Get your hands on this book here:
Part of our work on recognising our emotions and learning to calm down has led us to doing yoga as a family. Well...trying to at least! I did yoga through both pregnancies (the second pregnancy was fun - doing yoga with a toddler on your back really helps balance that big belly) and unfortunately haven't found time to continue doing it. Until recently.
My son came home from kindergarten one day telling me that they had done yoga and he loved it. They followed a YouTube series called Cosmic Kids, which I admit is pretty cute. They tell stories and the yoga moves are the actions to go along with the stories. Buuuuut...it is still TV or screen time in my mind. Which sort of goes against what yoga is about. I let them do it for fun sometimes but I really prefer to work through the moves together with out them zoning out on the screen.
Get your hands on this book here:
So off we went to the library in search of some books! Would you believe there are a fabulous bunch of books out there, all about yoga for kids?! Of course there are, you're thinking. There are books about everything! Well they're new to me and I am loving them.
Our favourite time to use the books are before bed as part of our bedtime routine and on weekends when things are starting to get a bit crazy and we need something to help us wind down. We've been doing it for a number of months now and we've gotten to the point that my 2 year old will randomly bust out a downward dog in the grocery aisle.
Want to give it a try in your house? These are our favourite books (so far):
By Laurie Jordan and Diana Mayo
This book is really perfect before bedtime. It is written in rhyme and describes how to do the moves with easy to follow descriptions. The illustrations also show step by step moves for each pose. Every page is a bit like being in a dream with kids drawn inside seashells and floating in space with butterfly wings.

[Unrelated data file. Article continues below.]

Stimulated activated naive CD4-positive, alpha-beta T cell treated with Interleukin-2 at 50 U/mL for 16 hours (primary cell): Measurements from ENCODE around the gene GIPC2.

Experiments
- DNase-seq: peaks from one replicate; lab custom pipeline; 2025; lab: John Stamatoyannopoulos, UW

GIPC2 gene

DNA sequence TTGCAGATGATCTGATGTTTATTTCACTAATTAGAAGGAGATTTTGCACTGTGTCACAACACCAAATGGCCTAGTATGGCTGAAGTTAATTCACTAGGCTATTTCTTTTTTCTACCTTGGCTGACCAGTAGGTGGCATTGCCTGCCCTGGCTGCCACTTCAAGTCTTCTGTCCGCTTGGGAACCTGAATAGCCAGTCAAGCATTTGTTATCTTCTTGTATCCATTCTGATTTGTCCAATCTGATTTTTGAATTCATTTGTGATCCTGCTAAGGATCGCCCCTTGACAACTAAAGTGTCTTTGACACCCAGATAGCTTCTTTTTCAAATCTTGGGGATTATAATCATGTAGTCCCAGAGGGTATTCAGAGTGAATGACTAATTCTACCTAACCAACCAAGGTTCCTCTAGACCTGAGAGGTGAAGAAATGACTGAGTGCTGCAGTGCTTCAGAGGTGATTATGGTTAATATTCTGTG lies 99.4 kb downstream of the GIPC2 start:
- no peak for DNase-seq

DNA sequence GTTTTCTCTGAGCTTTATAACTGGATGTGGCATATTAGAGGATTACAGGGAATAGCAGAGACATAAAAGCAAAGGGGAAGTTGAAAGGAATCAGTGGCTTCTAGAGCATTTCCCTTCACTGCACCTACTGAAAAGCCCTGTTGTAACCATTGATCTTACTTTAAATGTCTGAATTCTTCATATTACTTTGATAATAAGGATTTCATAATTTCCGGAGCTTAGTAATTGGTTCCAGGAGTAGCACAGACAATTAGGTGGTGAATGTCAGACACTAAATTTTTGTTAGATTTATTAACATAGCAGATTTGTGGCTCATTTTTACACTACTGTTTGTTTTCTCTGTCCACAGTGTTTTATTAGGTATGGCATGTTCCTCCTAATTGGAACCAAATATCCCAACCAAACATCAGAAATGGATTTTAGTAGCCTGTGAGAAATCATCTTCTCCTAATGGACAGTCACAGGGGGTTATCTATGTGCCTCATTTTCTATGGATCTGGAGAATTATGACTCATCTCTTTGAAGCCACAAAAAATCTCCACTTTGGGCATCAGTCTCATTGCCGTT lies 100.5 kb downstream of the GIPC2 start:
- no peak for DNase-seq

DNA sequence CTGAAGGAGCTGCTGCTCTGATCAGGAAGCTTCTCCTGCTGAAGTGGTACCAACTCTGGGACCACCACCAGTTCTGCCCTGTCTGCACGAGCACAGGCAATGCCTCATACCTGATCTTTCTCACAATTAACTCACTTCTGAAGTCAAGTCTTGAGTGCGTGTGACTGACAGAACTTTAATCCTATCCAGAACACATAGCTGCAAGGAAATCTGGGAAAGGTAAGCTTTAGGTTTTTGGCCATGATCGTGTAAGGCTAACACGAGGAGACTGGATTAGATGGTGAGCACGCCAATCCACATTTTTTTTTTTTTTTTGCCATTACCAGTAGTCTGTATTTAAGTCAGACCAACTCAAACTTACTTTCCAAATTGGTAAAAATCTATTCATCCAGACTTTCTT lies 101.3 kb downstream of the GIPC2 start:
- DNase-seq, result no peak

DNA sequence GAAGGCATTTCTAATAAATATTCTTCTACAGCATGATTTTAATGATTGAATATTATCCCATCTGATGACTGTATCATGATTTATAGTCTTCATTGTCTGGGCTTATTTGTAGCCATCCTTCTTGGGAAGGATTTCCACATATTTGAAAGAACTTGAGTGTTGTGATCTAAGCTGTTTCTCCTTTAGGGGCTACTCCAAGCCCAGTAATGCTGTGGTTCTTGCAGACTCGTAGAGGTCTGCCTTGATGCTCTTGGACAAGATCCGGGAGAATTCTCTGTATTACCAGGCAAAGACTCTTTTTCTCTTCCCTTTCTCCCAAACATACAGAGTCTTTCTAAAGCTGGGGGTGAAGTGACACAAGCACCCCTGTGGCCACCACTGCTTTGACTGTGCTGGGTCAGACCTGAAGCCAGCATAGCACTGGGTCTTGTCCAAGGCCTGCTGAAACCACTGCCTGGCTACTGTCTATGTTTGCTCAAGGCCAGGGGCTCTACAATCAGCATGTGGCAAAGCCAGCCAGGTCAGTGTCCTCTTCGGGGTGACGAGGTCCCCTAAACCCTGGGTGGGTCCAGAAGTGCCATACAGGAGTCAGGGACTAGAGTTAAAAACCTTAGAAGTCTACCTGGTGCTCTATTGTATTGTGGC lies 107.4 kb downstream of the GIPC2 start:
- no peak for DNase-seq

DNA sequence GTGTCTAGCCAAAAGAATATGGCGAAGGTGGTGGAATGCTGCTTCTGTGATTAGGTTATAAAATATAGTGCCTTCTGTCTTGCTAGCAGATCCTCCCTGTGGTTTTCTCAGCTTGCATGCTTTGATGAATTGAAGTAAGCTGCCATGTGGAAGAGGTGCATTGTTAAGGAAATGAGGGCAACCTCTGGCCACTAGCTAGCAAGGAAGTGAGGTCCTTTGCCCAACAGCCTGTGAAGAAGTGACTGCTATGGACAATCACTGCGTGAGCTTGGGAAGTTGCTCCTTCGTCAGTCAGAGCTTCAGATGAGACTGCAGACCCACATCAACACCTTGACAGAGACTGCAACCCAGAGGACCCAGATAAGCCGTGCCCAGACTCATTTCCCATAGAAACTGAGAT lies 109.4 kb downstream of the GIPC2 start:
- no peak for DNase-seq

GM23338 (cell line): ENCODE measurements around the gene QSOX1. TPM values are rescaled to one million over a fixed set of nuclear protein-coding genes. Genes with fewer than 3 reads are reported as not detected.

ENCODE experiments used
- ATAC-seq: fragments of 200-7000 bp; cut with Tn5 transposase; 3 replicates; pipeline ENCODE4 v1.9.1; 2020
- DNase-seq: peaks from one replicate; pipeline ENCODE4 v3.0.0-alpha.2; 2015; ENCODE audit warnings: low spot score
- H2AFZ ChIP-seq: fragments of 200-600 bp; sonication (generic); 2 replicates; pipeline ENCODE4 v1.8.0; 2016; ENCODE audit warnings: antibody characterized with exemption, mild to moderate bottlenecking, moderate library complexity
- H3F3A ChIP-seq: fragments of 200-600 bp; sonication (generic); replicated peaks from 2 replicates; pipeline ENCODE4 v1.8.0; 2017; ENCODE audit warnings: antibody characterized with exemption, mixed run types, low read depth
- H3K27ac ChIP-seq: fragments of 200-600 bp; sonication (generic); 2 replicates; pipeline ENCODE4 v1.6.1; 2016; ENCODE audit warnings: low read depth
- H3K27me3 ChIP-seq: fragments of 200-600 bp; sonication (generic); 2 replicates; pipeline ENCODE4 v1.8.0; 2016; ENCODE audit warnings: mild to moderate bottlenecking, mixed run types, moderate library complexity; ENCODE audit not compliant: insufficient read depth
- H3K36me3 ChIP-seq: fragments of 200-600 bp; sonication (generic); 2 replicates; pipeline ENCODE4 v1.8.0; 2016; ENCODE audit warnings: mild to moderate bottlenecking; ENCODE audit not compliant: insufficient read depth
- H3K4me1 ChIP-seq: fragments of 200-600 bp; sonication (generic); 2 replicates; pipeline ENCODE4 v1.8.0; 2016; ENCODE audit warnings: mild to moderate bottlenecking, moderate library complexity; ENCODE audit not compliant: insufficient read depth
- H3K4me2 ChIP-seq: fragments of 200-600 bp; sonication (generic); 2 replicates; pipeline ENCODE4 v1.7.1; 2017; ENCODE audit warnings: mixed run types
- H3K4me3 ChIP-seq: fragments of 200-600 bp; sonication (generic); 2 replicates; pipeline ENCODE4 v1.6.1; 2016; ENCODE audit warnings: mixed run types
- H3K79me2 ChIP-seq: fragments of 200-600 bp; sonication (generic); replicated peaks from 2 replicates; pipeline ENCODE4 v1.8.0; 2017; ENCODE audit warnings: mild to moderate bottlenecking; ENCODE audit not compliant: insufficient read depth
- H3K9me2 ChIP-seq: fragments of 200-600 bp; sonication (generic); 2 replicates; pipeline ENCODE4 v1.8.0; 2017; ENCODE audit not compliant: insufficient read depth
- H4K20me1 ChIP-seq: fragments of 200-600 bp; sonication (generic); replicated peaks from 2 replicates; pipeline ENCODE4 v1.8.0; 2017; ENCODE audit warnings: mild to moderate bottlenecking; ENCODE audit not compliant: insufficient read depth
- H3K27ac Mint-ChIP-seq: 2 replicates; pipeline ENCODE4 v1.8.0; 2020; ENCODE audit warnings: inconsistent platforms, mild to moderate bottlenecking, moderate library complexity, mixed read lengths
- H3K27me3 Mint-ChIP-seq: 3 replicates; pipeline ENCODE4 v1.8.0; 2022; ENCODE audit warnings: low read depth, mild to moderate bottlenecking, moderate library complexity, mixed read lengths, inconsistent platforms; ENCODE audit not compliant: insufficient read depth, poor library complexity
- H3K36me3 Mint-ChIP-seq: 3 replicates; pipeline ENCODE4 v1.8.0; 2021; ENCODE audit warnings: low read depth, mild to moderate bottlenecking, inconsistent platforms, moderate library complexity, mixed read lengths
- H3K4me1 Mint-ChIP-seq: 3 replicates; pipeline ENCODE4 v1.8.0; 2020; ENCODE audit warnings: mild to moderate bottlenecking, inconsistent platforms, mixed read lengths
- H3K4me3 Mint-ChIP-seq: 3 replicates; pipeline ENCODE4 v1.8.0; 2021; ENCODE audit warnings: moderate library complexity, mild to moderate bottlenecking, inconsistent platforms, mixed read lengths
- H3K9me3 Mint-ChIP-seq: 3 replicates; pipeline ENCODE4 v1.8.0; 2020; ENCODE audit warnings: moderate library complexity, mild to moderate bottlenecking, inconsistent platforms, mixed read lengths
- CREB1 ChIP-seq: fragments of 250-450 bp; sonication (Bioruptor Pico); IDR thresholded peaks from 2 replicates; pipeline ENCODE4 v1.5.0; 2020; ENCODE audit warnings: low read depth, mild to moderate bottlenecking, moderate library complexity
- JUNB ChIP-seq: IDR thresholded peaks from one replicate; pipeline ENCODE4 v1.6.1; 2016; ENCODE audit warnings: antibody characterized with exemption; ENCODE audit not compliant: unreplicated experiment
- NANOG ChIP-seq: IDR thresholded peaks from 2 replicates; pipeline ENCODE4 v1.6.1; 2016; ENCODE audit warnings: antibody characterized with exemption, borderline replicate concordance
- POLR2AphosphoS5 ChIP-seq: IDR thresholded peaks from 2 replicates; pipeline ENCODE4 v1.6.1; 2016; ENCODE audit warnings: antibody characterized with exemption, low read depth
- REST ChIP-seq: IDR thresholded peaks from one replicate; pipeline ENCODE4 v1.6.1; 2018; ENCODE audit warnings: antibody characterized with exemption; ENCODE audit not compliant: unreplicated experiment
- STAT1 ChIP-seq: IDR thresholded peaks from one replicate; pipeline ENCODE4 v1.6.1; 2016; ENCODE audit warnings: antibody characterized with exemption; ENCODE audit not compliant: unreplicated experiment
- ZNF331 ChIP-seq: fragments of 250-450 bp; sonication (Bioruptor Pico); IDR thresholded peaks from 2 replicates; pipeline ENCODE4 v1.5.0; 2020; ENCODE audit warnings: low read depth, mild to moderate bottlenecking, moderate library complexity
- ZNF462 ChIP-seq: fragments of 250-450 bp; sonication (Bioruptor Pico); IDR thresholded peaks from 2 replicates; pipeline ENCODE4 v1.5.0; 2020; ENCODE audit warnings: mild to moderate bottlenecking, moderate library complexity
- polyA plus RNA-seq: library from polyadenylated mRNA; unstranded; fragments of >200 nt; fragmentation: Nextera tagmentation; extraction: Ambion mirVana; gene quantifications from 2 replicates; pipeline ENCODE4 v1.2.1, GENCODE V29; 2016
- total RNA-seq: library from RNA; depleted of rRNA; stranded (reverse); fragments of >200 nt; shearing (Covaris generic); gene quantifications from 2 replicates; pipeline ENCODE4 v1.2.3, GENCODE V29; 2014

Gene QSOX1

By Brian Russo
This is more of an actual story book, with a little bunny who wants his animal friends to stay and do a bit of yoga with him. Each friend refuses, using excuses that probably sound familiar (I have no time! I'm in a hurry! etc). By the end, they join in and connect with each other properly. This is a great book to use to introduce the idea of stopping and being still together.
I Am Yoga
by Susan Verde and Peter H. Reynolds
Both I Am Yoga and I Am Peace are visually stunning books, drawn in bright watercolour swirls. I Am Yoga obviously focuses on yoga poses and uses short descriptions of each move. It is really easy to follow and kids can use it on their own.
With I Am Peace, I like to work through it as a talking point with my kids. With statements like, "I can watch my worries gently pop and disappear. I let things go" you are likely to really challenge kids to think about how they handle situations. A great tool for homes and classrooms too.
Hello! I'm Deb,
a book-toting mother of two and an elementary (primary) school teacher. I love making stories engaging and interactive for kids.